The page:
Cardiology

BMI over time beats genetics in predicting future obesity

The promise of genetic testing is charming doctors and patients who are eager to finally make a dent in rising obesity rates. After all, weighing too much is a risk factor for lots of chronic diseases and greatly affects ...

Genetics

Hobbyist DNA services may be open to genetic hacking

Online services that allow users to upload their genetic information, research genealogy and find lost relatives may be vulnerable to a sort of genetic hacking, according to two geneticists at the University of California, ...

Health

Air pollution in Taiwan boosts risk of ischemic stroke

Long-term exposure to hydrocarbons in the air may be a risk factor for ischemic stroke development, according to a study published December 4, 2019 in the open-access journal PLOS ONE by Han-Wei Zhang of China Medical University, ...

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DNA sequence

A DNA sequence or genetic sequence is a succession of letters representing the primary structure of a real or hypothetical DNA molecule or strand, with the capacity to carry information as described by the central dogma of molecular biology.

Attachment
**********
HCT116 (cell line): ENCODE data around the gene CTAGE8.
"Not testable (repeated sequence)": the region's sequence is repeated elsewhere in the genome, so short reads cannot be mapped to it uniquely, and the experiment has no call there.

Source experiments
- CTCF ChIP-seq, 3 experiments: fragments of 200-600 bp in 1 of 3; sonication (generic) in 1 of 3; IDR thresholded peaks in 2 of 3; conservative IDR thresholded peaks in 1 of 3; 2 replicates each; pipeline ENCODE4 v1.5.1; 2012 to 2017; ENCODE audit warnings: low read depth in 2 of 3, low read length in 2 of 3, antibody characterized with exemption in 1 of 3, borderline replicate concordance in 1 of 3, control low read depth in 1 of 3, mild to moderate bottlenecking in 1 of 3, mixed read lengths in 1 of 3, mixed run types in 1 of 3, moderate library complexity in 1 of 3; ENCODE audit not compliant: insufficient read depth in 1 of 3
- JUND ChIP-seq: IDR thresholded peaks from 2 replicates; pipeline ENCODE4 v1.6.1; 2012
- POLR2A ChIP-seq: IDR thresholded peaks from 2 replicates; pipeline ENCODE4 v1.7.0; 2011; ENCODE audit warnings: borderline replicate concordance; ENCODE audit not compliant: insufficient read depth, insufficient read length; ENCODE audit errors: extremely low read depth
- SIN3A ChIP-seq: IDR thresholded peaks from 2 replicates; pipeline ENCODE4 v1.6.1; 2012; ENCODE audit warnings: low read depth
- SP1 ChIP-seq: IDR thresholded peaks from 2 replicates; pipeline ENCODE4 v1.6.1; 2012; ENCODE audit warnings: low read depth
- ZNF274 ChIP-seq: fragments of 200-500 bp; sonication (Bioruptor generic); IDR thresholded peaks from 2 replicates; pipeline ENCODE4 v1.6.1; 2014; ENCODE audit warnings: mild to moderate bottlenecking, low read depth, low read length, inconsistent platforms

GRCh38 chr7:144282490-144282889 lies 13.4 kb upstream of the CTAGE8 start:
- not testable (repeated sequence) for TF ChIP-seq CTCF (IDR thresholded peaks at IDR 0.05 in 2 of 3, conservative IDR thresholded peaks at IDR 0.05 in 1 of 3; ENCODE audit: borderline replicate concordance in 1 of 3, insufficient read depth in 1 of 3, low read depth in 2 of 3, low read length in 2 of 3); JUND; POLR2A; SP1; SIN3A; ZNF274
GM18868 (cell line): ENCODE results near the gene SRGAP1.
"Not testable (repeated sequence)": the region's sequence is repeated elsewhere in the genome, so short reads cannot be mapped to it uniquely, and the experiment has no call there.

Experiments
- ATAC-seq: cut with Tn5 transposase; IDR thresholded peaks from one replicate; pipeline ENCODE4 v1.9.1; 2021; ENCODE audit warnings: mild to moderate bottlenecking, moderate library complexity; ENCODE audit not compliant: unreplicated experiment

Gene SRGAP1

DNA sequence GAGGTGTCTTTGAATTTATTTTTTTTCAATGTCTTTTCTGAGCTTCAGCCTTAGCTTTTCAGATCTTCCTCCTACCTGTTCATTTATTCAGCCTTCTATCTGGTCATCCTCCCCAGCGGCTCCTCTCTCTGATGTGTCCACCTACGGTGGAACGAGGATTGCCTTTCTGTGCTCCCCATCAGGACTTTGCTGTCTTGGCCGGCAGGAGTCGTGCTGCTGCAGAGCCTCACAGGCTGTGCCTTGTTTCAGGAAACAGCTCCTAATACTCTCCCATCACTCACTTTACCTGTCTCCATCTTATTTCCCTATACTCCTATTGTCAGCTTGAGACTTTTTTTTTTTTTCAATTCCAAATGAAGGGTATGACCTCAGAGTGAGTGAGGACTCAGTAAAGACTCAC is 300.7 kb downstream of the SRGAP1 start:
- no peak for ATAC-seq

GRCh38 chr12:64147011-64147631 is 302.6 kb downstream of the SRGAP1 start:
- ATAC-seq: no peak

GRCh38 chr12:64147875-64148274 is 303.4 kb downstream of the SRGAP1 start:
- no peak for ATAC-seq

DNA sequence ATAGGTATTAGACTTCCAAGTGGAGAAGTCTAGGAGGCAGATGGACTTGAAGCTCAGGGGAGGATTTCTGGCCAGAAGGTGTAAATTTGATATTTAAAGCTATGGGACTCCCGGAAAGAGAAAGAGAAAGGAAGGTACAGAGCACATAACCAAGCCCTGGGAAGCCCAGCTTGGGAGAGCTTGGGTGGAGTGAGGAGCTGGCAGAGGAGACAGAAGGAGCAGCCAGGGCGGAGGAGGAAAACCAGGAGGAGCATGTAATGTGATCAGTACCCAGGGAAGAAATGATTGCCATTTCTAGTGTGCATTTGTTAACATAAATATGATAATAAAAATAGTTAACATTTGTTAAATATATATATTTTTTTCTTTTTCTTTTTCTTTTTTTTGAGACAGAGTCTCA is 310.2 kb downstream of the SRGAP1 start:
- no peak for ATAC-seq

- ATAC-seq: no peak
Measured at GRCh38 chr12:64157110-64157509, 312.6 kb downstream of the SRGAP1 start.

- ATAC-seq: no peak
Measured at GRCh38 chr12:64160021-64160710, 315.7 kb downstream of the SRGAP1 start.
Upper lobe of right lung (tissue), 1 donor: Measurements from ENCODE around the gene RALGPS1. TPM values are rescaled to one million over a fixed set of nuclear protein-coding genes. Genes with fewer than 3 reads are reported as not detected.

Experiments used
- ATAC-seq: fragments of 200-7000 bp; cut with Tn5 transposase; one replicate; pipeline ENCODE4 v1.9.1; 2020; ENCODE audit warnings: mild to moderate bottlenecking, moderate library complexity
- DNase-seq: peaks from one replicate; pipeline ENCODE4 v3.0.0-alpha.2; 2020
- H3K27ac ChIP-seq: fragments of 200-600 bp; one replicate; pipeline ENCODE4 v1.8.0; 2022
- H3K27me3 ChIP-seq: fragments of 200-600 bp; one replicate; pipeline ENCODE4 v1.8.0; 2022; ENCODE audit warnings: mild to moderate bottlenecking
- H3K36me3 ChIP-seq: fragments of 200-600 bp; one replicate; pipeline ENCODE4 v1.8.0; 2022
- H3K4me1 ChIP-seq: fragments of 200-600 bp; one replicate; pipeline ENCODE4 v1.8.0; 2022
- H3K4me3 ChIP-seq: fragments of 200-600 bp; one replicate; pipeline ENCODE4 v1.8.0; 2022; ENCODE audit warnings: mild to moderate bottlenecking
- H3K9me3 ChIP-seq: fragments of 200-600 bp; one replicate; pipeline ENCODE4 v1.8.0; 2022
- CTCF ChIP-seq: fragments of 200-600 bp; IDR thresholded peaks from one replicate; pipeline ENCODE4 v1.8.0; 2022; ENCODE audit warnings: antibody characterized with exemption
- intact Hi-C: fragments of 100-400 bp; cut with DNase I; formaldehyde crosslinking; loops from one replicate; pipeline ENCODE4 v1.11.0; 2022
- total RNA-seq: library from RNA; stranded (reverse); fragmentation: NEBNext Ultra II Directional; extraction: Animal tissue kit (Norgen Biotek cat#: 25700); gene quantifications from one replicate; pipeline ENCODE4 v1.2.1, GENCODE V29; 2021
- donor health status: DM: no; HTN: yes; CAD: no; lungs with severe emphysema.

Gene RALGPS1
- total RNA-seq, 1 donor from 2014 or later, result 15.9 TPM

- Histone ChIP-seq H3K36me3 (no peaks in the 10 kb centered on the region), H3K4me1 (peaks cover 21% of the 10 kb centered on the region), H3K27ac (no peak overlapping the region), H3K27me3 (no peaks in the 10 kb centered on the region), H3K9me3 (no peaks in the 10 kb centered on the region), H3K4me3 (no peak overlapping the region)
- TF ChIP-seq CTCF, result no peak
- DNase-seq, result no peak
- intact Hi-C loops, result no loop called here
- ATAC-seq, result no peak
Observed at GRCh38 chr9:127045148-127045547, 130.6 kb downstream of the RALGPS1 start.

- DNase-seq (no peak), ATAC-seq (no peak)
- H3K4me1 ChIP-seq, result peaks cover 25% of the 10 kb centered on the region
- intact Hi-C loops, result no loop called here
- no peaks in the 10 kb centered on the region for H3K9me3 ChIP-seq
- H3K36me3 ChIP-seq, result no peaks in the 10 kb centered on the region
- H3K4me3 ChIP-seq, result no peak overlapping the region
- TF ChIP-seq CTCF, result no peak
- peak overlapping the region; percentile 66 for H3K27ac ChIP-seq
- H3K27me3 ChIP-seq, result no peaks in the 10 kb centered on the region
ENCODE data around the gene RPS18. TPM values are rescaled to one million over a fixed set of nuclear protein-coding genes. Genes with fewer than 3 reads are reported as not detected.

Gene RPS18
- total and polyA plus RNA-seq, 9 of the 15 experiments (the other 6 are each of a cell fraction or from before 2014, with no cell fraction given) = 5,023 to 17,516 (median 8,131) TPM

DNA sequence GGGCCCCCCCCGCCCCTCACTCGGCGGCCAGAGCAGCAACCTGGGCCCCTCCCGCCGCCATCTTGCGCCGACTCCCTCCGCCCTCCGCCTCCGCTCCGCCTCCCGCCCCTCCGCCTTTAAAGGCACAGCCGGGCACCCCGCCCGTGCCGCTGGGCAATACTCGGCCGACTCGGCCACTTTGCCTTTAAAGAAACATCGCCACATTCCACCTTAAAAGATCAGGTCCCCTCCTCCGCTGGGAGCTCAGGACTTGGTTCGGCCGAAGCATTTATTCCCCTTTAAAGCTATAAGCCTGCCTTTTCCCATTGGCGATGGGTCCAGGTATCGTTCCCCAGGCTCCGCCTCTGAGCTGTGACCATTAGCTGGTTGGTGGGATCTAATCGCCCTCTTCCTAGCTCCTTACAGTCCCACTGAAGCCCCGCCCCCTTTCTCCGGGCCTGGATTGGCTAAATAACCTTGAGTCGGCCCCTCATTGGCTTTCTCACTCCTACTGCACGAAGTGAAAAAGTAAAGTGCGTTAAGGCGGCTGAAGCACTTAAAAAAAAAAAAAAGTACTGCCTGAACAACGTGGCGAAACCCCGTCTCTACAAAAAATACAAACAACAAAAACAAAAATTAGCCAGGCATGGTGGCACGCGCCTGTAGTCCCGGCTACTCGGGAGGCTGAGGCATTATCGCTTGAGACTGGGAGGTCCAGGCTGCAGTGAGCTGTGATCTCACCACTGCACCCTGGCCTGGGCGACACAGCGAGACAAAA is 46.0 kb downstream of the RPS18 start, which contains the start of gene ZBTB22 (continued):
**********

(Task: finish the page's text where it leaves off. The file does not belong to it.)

The possible letters are A, C, G, and T, representing the four nucleotide bases of a DNA strand — adenine, cytosine, guanine, thymine — covalently linked to a phosphodiester backbone. In the typical case, the sequences are printed abutting one another without gaps, as in the sequence AAAGTCTGAC, read left to right in the 5' to 3' direction. Short sequences of nucleotides are referred to as oligonucleotides and are used in a range of laboratory applications in molecular biology. With regard to biological function, a DNA sequence may be considered sense or antisense, and either coding or noncoding. DNA sequences can also contain "junk DNA."

Sequences can be derived from the biological raw material through a process called DNA sequencing.

In some special cases, letters besides A, T, C, and G are present in a sequence. These letters represent ambiguity. Of all the molecules sampled, there is more than one kind of nucleotide at that position. The rules of the International Union of Pure and Applied Chemistry (IUPAC) are as follows:

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